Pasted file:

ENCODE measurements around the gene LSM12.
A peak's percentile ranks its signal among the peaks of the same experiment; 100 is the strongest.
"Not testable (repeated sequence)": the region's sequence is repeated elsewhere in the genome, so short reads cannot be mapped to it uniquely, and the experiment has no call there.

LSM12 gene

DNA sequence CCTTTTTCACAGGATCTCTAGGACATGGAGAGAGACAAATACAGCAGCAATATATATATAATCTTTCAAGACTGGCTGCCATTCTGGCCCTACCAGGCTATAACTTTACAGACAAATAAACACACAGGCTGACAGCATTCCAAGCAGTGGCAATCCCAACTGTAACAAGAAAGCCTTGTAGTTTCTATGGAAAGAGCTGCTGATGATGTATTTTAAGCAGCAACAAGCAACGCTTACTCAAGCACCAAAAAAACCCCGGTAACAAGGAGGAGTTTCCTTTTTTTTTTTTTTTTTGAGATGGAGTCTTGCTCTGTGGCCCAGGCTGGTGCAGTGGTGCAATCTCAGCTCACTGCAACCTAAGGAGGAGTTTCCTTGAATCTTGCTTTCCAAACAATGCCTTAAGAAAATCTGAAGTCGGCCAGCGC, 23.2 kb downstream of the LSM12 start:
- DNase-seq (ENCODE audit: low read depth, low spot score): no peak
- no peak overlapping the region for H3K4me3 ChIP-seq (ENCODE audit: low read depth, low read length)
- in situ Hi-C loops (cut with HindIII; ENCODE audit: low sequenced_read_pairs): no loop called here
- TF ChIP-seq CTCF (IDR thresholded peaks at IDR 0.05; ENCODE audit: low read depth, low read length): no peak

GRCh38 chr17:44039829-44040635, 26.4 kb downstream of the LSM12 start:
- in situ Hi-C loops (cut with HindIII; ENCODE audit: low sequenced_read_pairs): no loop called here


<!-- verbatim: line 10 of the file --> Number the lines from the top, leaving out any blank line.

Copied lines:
GRCh38 chr17:44039829-44040635, 26.4 kb downstream of the LSM12 start: